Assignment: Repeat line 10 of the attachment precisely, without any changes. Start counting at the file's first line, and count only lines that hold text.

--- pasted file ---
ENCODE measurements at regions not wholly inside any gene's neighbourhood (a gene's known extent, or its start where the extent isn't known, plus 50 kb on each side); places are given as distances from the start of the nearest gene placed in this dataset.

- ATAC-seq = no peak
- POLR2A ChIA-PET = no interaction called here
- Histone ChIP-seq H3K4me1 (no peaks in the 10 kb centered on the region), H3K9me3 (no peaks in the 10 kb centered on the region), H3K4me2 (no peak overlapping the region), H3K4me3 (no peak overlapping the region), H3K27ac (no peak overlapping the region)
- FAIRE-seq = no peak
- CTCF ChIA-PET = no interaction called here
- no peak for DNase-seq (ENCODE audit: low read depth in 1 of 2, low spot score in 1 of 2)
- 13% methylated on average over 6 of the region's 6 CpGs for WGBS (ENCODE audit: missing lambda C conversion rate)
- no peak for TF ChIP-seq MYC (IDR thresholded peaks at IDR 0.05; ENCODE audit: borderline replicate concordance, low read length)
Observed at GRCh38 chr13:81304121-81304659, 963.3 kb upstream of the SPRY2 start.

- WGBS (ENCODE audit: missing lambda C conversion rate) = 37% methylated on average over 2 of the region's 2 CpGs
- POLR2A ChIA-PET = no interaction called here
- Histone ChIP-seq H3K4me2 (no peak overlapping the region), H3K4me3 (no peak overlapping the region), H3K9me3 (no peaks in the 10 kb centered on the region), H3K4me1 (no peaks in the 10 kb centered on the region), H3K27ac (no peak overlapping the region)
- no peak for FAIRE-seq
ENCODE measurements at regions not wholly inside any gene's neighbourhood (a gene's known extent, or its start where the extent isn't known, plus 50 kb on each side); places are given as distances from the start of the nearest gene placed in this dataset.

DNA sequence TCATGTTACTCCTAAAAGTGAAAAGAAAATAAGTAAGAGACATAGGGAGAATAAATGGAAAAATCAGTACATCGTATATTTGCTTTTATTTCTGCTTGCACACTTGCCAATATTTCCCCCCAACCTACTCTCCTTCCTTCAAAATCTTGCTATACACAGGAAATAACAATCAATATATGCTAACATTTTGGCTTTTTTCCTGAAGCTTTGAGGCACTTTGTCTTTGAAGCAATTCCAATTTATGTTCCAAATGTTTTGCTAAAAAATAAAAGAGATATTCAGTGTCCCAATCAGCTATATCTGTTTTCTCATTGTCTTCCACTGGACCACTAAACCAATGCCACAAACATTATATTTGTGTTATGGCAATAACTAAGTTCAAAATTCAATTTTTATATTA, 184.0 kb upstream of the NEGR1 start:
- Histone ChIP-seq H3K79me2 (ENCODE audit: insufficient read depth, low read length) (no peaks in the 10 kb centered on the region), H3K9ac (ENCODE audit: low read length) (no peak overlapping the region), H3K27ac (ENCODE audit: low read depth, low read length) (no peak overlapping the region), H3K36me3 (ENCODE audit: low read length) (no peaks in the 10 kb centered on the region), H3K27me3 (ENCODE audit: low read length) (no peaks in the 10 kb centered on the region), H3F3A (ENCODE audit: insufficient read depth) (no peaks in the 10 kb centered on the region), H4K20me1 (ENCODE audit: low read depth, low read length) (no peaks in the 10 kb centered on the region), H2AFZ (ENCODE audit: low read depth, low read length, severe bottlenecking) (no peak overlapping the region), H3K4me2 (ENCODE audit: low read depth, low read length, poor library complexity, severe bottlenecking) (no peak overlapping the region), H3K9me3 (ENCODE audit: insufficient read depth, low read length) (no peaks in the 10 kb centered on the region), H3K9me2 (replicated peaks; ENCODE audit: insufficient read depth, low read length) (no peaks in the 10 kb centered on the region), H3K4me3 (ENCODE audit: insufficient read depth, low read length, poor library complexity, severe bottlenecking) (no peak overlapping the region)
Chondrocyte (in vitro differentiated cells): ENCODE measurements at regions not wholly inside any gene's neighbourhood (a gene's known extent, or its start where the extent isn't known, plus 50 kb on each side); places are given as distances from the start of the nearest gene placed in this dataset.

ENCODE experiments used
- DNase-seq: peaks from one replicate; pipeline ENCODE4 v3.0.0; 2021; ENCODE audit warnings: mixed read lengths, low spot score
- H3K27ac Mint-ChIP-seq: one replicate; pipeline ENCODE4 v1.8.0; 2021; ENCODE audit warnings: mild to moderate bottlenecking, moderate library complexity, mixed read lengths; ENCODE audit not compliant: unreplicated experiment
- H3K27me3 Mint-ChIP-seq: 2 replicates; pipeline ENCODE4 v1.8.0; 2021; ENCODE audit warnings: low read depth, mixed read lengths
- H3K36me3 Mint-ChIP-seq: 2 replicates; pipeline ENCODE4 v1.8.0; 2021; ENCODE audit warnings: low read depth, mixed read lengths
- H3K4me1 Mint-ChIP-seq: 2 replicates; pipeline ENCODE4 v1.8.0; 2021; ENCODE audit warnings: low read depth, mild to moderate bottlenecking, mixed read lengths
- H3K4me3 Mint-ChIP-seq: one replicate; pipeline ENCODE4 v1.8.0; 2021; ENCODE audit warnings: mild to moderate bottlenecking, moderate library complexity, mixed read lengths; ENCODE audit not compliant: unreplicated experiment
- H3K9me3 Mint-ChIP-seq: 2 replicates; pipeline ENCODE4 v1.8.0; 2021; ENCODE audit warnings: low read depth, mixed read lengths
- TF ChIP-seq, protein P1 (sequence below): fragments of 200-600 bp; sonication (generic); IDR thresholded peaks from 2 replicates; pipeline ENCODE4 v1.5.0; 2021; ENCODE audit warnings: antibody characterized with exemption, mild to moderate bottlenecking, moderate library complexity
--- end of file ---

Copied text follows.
Observed at GRCh38 chr13:81304121-81304659, 963.3 kb upstream of the SPRY2 start.